The first step is to get a sense of how people play D&D and what they like about the game. That’s where the playtest serves a huge role. That gives us the basic targets we need to aim at for creating the game.

The feedback also shows us where we need to be flexible. For instance, we know that while many people like the classic D&D wizard, there are also big groups that want alternative ways to play spellcasters. With that in mind, we can take some of our classes and give them mechanics and story elements that are more distinct and unique. You might not like how the wizard uses magic, but that means you can opt to play a warlock or sorcerer.​

You have also mentioned you are after the "essence" of D&D. Could you talk a bit about this? What aspects have you found that unify the different edition cultures? How do these translate into concrete game mechanics? Have you also looked at ideas that do not translate directly into rules, but instead are more about playing or GMing philosophy? If so, could you talk a bit about them?

The essence of D&D lies in the cultural elements that tie the game together across its editions. It’s things like wizards losing spells when they cast them, magic missile striking unerringly, trolls that regenerate, and so on. That’s all down in the details, but those are the kinds of things that make D&D stand out.

On top of that, there’s the big idea of D&D that players create unique characters and DMs create unique settings and adventures. That was huge in 1974, and it’s still the critical part of the game today.​

Could you also tell us a bit about how the edition cultures are different? Are the differences between editions more than skin deep? I mean, do you see the different approaches to rules of 4th edition and 2nd edition as different ways to communicate the same idea, the same game? Or are they trying to accomplish different design goals? If so, what are these goals?

It’s funny, because based on online discussions you’d think that there were huge differences between players of different editions. However, what we’ve seen in our feedback is that people are much closer than you’d suspect.

In terms of game design, I think that 3e and 4e represent the biggest philosophical shifts. 3e was all about unifying everyone under the same set of rules. The idea was that it’s easiest for everyone if you can move from campaign to campaign without learning all sorts of new rules. 2e had embraced more optional rules, and TSR had made it clear in Dragon magazine that they expected people to play by the official rules.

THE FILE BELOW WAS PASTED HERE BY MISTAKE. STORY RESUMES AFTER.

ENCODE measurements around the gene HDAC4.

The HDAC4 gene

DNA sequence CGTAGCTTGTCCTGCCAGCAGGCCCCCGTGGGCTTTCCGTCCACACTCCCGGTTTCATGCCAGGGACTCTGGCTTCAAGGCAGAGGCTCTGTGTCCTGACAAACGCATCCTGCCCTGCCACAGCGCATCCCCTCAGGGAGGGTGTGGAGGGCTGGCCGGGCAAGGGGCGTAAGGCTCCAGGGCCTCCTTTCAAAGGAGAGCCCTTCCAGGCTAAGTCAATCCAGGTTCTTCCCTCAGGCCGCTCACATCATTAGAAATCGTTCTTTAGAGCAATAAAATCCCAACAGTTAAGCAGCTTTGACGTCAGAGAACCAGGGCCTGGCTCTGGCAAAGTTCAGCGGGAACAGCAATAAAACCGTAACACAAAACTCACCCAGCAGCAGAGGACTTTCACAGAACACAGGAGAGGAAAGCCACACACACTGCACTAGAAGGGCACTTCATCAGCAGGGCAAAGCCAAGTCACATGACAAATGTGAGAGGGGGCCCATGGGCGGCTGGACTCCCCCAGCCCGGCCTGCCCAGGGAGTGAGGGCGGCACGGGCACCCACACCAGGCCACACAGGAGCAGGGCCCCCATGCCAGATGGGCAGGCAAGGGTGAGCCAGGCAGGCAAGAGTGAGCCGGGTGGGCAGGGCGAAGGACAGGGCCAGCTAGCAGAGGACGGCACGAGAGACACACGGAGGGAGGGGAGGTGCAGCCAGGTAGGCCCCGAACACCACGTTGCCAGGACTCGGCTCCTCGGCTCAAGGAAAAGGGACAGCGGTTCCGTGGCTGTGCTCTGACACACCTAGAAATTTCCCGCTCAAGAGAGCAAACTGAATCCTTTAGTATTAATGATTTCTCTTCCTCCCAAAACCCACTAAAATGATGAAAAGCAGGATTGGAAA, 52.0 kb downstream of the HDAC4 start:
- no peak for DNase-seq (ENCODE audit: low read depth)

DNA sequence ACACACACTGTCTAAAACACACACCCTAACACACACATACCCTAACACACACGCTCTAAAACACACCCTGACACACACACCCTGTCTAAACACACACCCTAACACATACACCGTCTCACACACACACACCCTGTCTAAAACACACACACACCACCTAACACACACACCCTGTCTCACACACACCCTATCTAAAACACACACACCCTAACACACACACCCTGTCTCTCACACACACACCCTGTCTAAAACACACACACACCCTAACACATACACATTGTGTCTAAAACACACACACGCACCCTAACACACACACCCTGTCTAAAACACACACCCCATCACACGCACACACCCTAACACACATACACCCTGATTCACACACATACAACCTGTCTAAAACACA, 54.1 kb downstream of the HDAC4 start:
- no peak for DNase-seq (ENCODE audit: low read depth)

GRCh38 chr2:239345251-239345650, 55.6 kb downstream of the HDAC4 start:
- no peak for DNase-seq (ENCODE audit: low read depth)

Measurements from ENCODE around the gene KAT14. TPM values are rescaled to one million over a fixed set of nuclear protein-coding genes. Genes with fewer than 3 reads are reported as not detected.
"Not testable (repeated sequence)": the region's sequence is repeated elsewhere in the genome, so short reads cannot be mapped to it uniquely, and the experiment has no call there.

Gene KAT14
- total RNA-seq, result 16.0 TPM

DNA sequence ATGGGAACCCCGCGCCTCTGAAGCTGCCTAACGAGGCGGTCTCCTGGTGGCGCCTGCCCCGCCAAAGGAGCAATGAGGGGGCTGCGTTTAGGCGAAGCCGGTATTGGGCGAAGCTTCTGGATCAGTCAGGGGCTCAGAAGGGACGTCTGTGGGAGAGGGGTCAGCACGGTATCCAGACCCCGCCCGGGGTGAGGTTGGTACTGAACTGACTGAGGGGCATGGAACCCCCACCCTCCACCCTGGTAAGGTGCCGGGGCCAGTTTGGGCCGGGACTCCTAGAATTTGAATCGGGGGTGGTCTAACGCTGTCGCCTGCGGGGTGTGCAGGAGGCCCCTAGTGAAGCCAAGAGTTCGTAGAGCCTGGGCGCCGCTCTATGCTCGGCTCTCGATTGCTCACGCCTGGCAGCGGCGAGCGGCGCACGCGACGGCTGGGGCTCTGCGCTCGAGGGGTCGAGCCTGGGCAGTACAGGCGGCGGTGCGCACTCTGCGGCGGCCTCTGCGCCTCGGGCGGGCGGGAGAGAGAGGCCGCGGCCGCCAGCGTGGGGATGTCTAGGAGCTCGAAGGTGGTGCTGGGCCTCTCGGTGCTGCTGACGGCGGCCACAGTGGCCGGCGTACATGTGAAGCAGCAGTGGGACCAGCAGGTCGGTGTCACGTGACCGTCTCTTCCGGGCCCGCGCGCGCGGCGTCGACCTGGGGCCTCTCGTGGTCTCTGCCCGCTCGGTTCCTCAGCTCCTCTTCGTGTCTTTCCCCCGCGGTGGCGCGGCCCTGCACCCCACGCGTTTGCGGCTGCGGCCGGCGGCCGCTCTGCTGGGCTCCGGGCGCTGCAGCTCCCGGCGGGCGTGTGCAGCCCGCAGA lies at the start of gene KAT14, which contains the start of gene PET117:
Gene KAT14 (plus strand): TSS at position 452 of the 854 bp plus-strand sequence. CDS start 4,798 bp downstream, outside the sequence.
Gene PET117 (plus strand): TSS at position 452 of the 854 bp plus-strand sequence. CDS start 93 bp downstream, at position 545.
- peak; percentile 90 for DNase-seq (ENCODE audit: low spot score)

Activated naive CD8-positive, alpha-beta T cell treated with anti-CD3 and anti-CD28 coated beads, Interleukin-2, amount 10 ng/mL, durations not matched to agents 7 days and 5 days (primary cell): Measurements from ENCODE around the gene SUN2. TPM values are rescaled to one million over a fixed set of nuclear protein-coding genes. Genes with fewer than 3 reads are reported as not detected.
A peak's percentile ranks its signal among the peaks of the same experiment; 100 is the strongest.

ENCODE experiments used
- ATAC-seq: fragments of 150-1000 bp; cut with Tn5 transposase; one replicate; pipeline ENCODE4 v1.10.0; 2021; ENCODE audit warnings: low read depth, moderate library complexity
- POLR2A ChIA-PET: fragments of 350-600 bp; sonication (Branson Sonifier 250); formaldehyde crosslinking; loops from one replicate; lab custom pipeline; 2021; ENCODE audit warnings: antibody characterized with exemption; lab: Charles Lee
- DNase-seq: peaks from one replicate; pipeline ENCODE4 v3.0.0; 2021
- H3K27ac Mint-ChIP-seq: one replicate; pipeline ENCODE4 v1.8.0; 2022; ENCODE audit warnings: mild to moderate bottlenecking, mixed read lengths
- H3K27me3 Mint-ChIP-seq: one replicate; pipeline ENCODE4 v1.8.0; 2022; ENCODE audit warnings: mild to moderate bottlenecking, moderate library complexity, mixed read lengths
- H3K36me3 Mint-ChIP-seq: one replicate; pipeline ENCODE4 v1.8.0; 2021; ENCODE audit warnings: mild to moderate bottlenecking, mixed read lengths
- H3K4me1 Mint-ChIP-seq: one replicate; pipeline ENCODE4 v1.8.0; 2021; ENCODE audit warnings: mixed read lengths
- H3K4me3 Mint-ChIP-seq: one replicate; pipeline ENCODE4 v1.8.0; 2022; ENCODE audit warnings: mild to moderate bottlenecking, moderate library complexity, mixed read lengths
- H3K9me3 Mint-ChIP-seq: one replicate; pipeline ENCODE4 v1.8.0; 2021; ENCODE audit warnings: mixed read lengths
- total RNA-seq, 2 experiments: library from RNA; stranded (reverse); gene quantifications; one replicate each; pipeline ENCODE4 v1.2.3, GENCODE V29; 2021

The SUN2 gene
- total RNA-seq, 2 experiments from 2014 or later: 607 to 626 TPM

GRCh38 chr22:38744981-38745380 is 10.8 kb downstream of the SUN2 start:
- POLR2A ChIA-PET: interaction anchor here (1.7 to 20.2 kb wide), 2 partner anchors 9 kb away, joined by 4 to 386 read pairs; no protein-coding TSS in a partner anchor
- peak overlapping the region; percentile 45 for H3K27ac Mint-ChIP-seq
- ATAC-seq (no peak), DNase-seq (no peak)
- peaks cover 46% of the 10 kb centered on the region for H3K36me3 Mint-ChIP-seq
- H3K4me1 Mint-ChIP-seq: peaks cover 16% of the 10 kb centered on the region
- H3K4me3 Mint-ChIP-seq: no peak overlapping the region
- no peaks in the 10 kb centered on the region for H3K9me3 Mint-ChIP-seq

4e focused on making the DM’s job easier while also making the specific experience of playing the game the same across all tables. The idea was to reduce variance in the game to make things more predictable.​

One poignant difference between the early and later editions of the game is that the early editions used a more "open" rules system, not necessarily defining everything through rules, but instead frequently defining concepts using natural language and the imaginary world instead of keywords and mathematics. Do you think this difference is important? How challenging is it to provide a game that people can use both ways, and what are the pros and cons of each approach?

I think the difference speaks to one of the key things that people like about D&D Next. We’re definitely moving back to a more open game, where DM adjudication is more important and a DM’s individual skill plays a bigger role in how the game works. That’s a key, unique trait of RPGs that other types of games can’t duplicate. With gaming becoming more and more crowded, it’s key for us to emphasize our unique traits and strengths.

The drawback is that some DMs might feel adrift. Sometimes, it’s nice to have specific rules to fall back on. This is one area where I see modularity stepping in. I’d love to have a detailed set of rules, similar to 3e’s comprehensive approach, that DMs can opt into. You can imagine these rules almost like tournament rules, a specific set of rules more detailed than most tables need but available for DMs to use as a reference if they so choose.​